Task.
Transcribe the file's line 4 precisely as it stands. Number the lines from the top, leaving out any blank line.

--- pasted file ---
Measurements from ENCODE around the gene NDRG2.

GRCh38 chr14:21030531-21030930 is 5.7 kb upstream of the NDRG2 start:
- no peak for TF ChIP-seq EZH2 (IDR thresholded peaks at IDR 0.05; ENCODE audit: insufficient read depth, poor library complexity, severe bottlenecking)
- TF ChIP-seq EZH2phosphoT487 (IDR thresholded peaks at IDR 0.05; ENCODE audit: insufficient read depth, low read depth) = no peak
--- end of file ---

- TF ChIP-seq EZH2phosphoT487 (IDR thresholded peaks at IDR 0.05; ENCODE audit: insufficient read depth, low read depth) = no peak